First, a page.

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Supreme Court Rules in Favor of Car Passengers

By William Branigin
Washington Post Staff Writer
Monday, June 18, 2007; 1:04 PM

The Supreme Court ruled unanimously today that a passenger in a vehicle has the same right as a driver to challenge the constitutionality of a traffic stop.

The court decided that when police stop a vehicle, passengers are "seized" within the meaning of the Fourth Amendment and -- like drivers -- can dispute the legality of a search.

The ruling overturned a California Supreme Court decision in the case of Bruce Edward Brendlin, who was arrested on parole violation and drug charges after a November 2001 traffic stop in Yuba City, Calif. Brendlin, who subsequently was sentenced to four years in prison, appealed his conviction on the grounds that the drug evidence should have been suppressed because the traffic stop amounted to "an unlawful seizure of his person," according to today's ruling.

Although the state acknowledged that police "had no adequate justification" to stop the car, in which Brendlin was a passenger in the front seat, it argued that he was not "seized" and thus could not challenge the government's action under the Fourth Amendment's search and seizure protections. Government lawyers also argued that Brendlin could not claim that the evidence against him was tainted by an unconstitutional stop, according to the ruling.

The California Supreme Court sided with the state in the case, known as Brendlin v. California, reasoning that Brendlin was not seized because the car's driver was the exclusive target of the traffic stop and that a passenger "would feel free to depart or otherwise to conduct his or her affairs as though the police were not present."

The Supreme Court, however, rejected that argument today on grounds that a "reasonable passenger" would not feel free to simply leave the scene of a traffic stop.

Writing for a unanimous court, Justice David H. Souter ruled that "a traffic stop necessarily curtails the travel a passenger has chosen just as much as it halts the driver. . . ." He said a "a sensible person would not expect a police officer to allow people to come and go freely" from the scene of a stop.

The court found that "Brendlin was seized from the moment [the driver's] car came to a halt on the side of the road, and it was error to deny his suppression motion on the ground that seizure occurred only at the formal arrest."

A ruling that a passenger in a car is not seized in a traffic stop "would invite police officers to stop cars with passengers regardless of probable cause or reasonable suspicion of anything illegal," Souter wrote. "The fact that evidence uncovered as a result of an arbitrary traffic stop would still be admissible against any passengers would be a powerful incentive to run the kind of 'roving patrols' that would still violate the driver's Fourth Amendment right."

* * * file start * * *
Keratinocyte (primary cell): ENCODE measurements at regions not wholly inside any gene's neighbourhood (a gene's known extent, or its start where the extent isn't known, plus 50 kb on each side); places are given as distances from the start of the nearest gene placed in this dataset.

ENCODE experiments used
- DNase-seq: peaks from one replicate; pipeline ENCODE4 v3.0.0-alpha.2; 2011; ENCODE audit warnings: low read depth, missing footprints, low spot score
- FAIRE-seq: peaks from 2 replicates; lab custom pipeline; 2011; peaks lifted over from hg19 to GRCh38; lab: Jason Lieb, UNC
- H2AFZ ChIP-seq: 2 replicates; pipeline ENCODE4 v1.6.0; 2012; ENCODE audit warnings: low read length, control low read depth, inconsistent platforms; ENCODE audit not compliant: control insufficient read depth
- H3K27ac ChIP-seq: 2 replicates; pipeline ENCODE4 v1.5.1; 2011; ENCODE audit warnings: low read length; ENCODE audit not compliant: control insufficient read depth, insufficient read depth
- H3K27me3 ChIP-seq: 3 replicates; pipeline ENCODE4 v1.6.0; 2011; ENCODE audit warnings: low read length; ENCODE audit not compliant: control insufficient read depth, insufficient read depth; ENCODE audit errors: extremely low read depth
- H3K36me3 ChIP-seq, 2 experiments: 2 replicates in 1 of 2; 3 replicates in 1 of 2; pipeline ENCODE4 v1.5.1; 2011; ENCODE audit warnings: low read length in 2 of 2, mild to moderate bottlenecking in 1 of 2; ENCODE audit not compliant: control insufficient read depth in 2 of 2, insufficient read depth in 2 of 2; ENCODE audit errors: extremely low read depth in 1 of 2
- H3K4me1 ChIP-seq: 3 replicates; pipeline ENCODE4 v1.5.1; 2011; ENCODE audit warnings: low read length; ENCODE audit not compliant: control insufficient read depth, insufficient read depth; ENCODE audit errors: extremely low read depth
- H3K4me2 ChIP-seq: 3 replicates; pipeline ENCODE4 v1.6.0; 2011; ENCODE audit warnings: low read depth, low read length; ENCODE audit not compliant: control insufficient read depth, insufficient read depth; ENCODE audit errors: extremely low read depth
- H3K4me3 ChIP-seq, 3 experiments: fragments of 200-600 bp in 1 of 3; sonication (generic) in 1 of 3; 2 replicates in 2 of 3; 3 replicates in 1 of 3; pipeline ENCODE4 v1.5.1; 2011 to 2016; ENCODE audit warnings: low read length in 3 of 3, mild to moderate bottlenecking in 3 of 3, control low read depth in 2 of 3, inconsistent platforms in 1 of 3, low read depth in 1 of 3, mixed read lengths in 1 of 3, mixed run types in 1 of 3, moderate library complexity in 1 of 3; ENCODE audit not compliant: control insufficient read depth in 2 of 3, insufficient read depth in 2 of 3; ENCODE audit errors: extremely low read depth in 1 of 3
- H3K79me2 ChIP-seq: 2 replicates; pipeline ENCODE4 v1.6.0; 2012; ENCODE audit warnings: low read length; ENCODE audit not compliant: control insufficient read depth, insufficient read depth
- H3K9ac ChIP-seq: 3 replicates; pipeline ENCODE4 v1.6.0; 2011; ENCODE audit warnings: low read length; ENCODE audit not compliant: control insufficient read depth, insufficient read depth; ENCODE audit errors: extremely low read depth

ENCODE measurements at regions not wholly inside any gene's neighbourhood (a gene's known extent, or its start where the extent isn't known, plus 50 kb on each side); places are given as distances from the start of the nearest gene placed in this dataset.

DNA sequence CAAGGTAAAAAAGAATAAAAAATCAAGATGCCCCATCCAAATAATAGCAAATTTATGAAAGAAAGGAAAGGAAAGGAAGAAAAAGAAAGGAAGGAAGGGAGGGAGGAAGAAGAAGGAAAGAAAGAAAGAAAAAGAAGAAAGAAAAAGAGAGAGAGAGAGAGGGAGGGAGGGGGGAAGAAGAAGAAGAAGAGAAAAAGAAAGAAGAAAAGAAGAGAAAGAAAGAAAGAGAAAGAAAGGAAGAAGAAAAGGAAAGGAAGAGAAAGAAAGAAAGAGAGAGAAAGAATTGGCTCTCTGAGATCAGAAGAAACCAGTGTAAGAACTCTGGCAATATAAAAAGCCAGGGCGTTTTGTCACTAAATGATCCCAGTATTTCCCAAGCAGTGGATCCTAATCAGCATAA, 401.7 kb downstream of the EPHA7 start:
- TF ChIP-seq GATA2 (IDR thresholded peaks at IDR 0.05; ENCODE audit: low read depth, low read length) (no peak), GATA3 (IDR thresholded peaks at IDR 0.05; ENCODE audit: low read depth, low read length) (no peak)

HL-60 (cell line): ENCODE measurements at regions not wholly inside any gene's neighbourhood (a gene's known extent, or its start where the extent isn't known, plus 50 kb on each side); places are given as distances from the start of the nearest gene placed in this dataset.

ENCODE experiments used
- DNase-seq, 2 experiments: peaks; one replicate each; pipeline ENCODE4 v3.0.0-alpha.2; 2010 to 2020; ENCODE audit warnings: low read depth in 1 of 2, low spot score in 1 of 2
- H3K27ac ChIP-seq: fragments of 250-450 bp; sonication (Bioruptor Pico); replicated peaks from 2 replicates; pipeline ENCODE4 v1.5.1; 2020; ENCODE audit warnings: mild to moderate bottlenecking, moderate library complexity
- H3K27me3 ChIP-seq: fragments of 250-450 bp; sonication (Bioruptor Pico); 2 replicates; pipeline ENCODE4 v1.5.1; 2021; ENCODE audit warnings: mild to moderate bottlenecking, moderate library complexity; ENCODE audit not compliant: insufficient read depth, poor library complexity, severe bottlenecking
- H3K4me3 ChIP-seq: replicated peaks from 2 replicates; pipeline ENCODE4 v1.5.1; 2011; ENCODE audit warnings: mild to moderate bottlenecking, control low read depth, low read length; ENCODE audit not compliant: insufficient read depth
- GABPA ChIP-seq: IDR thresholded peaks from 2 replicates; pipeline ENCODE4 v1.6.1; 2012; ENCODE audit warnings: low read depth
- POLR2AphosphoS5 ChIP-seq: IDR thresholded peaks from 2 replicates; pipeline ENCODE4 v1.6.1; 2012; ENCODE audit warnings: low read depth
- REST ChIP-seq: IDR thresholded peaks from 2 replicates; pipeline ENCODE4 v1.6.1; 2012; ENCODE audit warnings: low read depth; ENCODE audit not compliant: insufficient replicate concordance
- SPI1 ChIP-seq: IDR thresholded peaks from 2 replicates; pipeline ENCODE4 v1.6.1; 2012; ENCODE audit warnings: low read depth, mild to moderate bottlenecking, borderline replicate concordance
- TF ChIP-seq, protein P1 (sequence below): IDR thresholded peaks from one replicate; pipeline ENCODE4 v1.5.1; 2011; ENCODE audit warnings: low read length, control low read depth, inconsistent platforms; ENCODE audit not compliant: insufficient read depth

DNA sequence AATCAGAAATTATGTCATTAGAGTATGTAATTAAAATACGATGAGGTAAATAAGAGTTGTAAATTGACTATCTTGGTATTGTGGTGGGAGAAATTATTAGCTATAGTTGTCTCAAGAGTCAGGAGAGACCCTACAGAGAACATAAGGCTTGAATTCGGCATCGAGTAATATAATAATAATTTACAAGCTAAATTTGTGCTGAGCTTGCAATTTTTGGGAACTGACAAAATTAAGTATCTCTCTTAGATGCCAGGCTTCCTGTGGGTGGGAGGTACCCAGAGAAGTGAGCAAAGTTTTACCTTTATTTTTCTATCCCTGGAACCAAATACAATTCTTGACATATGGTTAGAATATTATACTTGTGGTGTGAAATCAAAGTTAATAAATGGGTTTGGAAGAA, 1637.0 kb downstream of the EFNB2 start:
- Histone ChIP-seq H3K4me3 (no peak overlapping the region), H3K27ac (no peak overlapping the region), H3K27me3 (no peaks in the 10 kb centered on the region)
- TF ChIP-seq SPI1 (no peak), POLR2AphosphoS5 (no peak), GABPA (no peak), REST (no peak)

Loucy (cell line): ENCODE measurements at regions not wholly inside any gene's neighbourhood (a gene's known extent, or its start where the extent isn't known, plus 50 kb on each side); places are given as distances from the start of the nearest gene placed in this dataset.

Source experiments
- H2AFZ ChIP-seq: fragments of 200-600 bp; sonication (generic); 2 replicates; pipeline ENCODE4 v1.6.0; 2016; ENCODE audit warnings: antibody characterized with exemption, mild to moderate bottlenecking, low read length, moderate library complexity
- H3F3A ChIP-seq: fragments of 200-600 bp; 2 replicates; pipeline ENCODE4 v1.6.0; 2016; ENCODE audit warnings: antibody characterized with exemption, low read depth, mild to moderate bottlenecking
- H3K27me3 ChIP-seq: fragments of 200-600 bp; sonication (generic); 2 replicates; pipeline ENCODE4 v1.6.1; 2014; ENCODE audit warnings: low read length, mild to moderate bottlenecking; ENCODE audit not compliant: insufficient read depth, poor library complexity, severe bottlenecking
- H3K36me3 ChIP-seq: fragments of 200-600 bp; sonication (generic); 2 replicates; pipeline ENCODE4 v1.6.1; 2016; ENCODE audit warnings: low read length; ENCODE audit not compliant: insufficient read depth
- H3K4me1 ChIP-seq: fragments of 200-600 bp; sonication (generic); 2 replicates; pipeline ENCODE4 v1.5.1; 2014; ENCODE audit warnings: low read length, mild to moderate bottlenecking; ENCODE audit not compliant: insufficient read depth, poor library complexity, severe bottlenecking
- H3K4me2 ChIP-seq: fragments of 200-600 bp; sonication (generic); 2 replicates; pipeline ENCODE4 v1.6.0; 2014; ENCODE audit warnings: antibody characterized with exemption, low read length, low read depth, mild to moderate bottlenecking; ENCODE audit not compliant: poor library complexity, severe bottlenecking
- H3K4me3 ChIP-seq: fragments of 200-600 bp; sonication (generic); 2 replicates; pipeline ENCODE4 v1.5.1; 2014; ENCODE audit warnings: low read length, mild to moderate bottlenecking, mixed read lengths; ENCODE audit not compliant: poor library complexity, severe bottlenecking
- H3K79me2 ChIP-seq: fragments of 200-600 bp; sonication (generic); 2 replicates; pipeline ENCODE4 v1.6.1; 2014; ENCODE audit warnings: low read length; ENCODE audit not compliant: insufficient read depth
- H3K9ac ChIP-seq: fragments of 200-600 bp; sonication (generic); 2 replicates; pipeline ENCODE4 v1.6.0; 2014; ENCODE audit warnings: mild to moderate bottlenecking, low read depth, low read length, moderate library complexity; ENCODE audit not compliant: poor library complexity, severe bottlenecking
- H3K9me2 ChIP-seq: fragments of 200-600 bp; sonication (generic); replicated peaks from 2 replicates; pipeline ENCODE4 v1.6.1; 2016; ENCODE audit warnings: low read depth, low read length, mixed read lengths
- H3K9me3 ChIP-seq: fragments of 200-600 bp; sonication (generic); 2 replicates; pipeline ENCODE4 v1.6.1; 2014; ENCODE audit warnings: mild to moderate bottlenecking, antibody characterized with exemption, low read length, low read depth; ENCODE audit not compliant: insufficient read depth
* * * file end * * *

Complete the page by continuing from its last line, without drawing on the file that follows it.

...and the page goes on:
The American Civil Liberties Union and the NAACP made similar arguments in support of Brendlin, arguing that if the Supreme Court ruled in California's favor, police would be able to conduct arbitrary traffic stops aimed at passengers, especially minorities.

Most state and federal courts already permitted challenges by passengers, the Associated Press reported. However, California, Colorado and Washington state did not.

The case originated when a deputy sheriff and his partner spotted a parked Buick with expired registration tags and, upon checking with a dispatcher, learned that an application for renewal of the registration was being processed. When the officers later saw the car on the road, the deputy sheriff decided to pull it over to verify that a temporary operating permit valid through the end of the month matched the vehicle. Police later acknowledged that there was nothing unusual about the permit.

The deputy sheriff, Robert Brokenbrough, saw a passenger in the front seat, asked him to identify himself and verified that he was "a parole violator with an outstanding no-bail warrant for his arrest," today's opinion said.

Brokenbrough then ordered Brendlin out of the car at gunpoint and declared him under arrest. In a search, police found an orange syringe cap on Brendlin and syringes and marijuana on the driver, who also was arrested. In the car, police also found tubing, a scale and items used to produce methamphetamine.

Brendlin was charged with possession and manufacture of methamphetamine. He moved to suppress the evidence found on him and in the car as the fruits of an unconstitutional seizure, arguing that police lacked probable cause to stop the vehicle.

The trial court denied his motion to suppress, but the California Court of Appeal reversed the denial. The case then went to the state Supreme Court, which narrowly overturned the appellate court's decision.

The U.S. Supreme Court said it agreed to hear the case "to decide whether a traffic stop subjects a passenger, as well as the driver, to Fourth Amendment seizure." In vacating the California Supreme Court's judgment, Souter wrote, "We hold that a passenger is seized as well and so may challenge the constitutionality of the stop."
 
Posts: 477 | Location: Parker County, Texas | Registered: March 22, 2002Reply With QuoteReport This Post
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Hold on a minute. The person complaining of the search had an open warrant for a parole violation. So, what difference does it make whether he had a privacy interest? The warrant trumped any interest.